In the early days, when family gathered round to view the new arrival, it was remarkable how they all took photos of themselves with the baby but no one thought to take one of me with him. I tried to put it out there but it sounded really whingy to bring it up and I didn’t make a big thing of it. Now, the novelty has sort of worn off for people but when the phones do get whipped out the odd time it’s still almost always for other people and the baby. Maybe I should just ask them directly more often but it feels awkward, plus you can’t get less natural than a photo that’s been requested.

Speaking of the baby being a novelty, my boy has learned his first harsh life lesson. As I’ve said before, he’s very friendly and engaging with people. In the early days, he enjoyed the (sometimes slightly intense and needy) attention very small babies get from complete strangers when out and about, always smiling back and charming people. Then, like an aging starlet, he became a bit perplexed to find that strangers were not as interested in him as before. I noticed this on a tram a couple of months ago, when he was expectantly looking at people and getting nothing back. (It’s actually a bit depressing how people just tap away on their phones now on public transport without looking at each other.) He was very excited one day when a man across the tram aisle started coughing, which my boy still does for attention, but his hopes were sadly dashed when he realised the coughs weren’t for him. Now, he doesn’t really bother seeking people out at all. The first of many knockbacks in life.

In happier news, he finally worked out how to crawl forwards shortly before turning eight months a week ago and this has been a big breakthrough. Crawlers are remarkably fast! I go into the kitchen to make bottles, turn around and meet him casually hanging in the hall. He is loving this new freedom, even if my heart is in my mouth a lot of the time. I see danger everywhere – patio doors, sharp-edged fireplaces, glass cabinets hiding intriguing cables, lamps waiting to be smashed down. It is lovely, though, watching him explore and find interest in ordinary things. He adores tearing (and eating) paper and goes absolutely berserk with a newspaper.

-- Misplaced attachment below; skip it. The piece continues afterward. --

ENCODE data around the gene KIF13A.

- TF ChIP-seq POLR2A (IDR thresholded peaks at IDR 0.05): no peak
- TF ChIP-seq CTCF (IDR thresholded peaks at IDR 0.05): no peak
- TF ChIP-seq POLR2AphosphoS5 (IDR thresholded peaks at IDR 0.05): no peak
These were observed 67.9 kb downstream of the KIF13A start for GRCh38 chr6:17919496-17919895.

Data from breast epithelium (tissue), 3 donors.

It will be a fab Christmas with him this year and the bonus is that I don’t even have to worry about getting him presents. Maybe a broadsheet paper if he’s really good.


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Life in the old womb yet

My period arrived this week, 12 weeks after I stopped expressing and 16 months after my last one started. I’ve used tampons since I was a teenager but for some reason I couldn’t bear the thought of inserting one this time.  I didn’t have a vaginal birth, so it was nothing to do with that. Maybe it was about all the poking and prodding I underwent in the four years of trying to get pregnant.

I had a handful of Always towels left over, I think from the start of my pregnancy when I was bleeding a little. Towels have come on since I was a lass but I still didn’t love having a bloody rag between my legs. I bit the bullet (ha) later in the week and bought a pack of tampons as I was passing through Lidl. I can’t say if it was the new type of tampon but it was not the most comfortable experience, a bit chafey to say the least. Whether it’s me or the Lidl tampons (I generally use Lil-Lets and these new ones were a mere 99 cents) I do not know. I’ll reserve judgement until the next time. Perhaps my body has changed.

A quick non-fertility-related word on Lidl and Aldi. Readers in the US mightn’t know how these two German discounters have come to dominate the grocery market here in the last 15 years. I would never have seen this coming, having shopped at these supermarkets as an exchange student in Germany back in 1992-93. Most students frequented Lidl and Aldi in those days, as they were super-cheap and for good reason: they were horrible, fluorescent-lit, Communist-style places with no fridges as I recall (nasty UHT milk, bleurgh) and goods stacked high in drab boxes. They’ve changed a lot since then and now even carry fancy deluxe ranges while still giving the established supermarkets a run for their money with amazing prices, which I think they achieve with scale and also fierce negotiation with suppliers.

Anyway, I imagine I am alone in this, but I often wander around these two shops with a smile on my face because of their own-brand packaging and names. As the Daily Mail outlines here, the packaging often looks very, very similar to that of equivalent big-name brands, so there is clearly some psychological trickery at play. And the product names are excellent and often reminiscent of big brands too.